Climate activists would do well to get used to the MAGA-aligned members in Congress proposing to take funds for anything new from whatever is left in the infrastructure and IRA accounts for clean energy and combatting climate change.

What worries me—beyond the brazen stupidity and crass racism of blaming diversity policies and other unsupported accusations, i.e., terrorism, as the origin of the Dali’s run-in with Charm City’s Francis Scott Key Bridge—is having no mutually accepted, good faith, rules of engagement and resolution.

So far, the culture war comments are coming from just a few Republican politicians and far-right pundits like Fox host Maria Bartiromo, who repeatedly “attempted to link border security policies to the bridge collapse” in an interview with Senator Rick Scott (R-FL). However, that doesn’t mean that those Republicans standing mute are helping things any.

Although hyperpartisanship pre-dates the ex-president, there’s no denying that Mr. Trump has made lying and the disregard of provable facts a part of the new GOP ethos. It appears that the Republican National Committee (RNC) will not hire anyone who doesn’t swear on Trump’s God Bless the USA bible—at the very low cost of $59.99—that the 2020 election was stolen out from under him.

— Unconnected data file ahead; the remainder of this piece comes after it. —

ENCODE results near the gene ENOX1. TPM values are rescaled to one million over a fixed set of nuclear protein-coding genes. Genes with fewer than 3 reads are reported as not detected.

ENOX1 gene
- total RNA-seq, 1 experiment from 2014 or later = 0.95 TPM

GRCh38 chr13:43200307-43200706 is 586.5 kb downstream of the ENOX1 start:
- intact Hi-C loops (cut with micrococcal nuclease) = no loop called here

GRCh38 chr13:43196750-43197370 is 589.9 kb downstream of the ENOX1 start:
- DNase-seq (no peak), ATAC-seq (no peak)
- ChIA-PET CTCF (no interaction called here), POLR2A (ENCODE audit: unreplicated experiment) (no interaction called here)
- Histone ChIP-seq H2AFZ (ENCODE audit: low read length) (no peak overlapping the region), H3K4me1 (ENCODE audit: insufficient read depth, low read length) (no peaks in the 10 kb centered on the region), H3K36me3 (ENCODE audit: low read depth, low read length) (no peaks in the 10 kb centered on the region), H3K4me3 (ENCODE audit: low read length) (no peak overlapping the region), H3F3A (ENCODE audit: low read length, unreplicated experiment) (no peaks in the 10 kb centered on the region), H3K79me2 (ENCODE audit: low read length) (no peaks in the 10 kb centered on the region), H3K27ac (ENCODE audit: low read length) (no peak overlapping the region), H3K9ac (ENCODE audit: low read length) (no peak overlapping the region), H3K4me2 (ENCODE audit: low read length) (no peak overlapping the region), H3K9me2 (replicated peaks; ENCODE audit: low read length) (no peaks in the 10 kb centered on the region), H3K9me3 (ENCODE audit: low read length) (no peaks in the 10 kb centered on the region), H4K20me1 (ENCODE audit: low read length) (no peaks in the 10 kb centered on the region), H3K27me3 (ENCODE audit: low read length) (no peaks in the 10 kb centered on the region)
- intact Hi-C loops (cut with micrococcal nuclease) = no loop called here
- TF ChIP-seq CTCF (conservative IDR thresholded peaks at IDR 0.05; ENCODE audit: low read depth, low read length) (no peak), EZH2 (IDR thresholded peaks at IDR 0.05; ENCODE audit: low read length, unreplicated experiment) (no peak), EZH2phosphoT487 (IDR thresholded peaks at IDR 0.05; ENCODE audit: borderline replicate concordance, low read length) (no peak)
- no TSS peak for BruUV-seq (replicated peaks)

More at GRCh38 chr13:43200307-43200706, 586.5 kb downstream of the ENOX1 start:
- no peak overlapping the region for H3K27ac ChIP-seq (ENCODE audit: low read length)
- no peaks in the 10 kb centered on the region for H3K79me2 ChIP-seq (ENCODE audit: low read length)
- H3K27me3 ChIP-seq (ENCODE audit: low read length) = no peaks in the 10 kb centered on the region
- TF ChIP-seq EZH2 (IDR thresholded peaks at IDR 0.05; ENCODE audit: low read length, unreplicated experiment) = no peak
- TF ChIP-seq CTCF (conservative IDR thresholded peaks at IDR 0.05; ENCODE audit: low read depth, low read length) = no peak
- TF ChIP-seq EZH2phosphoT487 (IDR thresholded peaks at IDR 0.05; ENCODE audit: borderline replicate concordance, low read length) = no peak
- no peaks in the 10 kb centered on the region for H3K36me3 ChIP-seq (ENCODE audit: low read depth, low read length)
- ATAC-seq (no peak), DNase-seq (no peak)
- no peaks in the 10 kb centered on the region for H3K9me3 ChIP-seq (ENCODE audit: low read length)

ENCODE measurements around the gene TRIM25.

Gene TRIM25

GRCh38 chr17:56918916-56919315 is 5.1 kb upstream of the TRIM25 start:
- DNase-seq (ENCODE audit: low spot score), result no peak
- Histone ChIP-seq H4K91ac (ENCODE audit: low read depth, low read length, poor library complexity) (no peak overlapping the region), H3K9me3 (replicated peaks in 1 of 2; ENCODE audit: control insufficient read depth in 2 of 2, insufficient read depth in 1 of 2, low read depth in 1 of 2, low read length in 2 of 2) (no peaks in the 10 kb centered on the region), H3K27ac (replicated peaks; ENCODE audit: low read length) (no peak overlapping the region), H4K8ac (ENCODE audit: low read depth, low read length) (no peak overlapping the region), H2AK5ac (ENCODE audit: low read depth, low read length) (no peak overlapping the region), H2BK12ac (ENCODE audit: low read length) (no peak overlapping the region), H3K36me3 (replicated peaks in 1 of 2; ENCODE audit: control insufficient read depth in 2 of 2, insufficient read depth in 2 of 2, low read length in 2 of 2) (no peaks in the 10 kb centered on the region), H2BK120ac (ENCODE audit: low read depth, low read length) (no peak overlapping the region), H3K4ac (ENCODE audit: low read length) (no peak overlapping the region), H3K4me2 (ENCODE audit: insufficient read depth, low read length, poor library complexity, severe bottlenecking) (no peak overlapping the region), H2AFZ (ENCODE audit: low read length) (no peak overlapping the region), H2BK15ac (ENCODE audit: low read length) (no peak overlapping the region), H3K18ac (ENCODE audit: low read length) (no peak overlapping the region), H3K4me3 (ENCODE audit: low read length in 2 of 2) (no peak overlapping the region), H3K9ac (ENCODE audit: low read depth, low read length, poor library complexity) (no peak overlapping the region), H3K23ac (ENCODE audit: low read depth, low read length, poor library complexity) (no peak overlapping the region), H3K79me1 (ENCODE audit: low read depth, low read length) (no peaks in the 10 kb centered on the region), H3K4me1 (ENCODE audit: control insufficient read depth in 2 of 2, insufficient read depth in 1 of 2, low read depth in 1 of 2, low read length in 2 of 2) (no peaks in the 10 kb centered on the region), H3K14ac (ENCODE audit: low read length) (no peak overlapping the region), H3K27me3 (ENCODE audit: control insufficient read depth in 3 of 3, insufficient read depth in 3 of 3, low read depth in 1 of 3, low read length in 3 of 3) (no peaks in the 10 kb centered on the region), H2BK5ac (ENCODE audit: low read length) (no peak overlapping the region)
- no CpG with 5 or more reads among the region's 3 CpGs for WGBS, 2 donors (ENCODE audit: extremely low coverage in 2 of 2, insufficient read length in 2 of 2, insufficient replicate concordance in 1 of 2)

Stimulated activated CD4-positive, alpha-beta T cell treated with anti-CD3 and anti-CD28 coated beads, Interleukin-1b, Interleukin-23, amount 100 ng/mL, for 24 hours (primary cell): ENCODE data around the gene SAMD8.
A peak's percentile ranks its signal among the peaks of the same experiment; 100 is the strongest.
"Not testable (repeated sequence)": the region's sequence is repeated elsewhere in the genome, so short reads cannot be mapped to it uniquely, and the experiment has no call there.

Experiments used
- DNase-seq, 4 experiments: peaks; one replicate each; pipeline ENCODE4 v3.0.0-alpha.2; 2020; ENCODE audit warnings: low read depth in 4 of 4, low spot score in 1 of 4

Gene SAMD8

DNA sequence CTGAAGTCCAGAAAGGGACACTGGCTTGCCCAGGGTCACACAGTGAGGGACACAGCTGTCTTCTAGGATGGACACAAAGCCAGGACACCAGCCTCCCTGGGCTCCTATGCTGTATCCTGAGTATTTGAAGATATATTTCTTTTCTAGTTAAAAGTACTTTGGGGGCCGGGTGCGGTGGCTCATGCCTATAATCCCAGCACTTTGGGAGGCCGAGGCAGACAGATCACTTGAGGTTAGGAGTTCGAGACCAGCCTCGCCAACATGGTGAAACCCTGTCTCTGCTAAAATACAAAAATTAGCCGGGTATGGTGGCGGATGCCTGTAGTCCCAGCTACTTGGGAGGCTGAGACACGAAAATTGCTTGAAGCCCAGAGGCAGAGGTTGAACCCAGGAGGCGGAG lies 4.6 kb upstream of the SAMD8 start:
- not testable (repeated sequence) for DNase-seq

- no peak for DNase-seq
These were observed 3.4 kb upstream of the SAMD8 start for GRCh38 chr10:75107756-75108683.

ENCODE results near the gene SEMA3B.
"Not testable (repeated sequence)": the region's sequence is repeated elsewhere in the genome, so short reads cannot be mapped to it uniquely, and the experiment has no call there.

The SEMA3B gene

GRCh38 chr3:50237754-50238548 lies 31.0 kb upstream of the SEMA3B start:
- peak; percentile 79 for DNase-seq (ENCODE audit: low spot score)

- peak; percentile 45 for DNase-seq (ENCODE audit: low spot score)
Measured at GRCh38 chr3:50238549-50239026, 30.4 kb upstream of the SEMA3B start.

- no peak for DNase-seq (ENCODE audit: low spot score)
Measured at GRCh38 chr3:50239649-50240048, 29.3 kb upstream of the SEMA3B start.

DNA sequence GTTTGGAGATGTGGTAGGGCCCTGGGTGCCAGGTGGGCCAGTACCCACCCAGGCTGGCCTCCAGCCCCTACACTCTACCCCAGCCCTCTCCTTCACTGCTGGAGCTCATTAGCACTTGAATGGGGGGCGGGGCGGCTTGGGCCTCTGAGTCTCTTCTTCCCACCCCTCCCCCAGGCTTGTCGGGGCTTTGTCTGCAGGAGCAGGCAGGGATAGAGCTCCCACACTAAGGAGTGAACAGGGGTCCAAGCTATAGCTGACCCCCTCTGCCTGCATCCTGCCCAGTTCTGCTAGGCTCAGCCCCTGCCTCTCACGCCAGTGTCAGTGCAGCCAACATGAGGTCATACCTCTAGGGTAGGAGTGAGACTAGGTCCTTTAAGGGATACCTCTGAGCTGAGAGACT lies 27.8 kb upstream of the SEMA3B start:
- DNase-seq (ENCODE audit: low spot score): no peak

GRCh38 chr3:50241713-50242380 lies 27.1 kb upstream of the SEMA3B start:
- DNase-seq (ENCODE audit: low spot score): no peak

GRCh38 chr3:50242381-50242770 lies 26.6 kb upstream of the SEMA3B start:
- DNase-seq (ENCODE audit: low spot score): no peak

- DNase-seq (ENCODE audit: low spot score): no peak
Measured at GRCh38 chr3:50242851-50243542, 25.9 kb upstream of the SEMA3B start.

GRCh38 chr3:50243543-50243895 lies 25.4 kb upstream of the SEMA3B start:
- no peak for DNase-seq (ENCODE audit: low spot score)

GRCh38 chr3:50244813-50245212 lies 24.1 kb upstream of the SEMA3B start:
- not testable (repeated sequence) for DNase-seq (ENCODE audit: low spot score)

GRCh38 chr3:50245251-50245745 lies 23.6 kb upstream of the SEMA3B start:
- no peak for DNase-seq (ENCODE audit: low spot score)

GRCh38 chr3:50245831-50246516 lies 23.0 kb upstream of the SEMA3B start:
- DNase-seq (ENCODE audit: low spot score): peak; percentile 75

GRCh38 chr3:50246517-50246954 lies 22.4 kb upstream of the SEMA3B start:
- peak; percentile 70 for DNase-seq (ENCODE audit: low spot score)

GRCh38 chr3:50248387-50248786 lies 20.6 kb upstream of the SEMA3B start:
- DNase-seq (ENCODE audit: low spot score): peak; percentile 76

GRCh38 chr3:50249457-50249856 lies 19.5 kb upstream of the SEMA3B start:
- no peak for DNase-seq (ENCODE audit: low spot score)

I know I’m hardly alone in thinking that the wheels of American democracy feel like they’re coming off the cart. How will we ever solve pressing problems when the debates are so disingenuous?

This article is also published on Civil Notion. illuminem Voices is a democratic space presenting the thoughts and opinions of leading Sustainability & Energy writers, their opinions do not necessarily represent those of illuminem.

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About the author

Joel B. Stronberg is a senior executive and attorney and the founder and principal of The JBS Group, a Washington, DC consulting firm. Joel is currently advising the Legal Pathways to Deep Decarbonization project at Columbia University’s Sabin Center along with his other clients.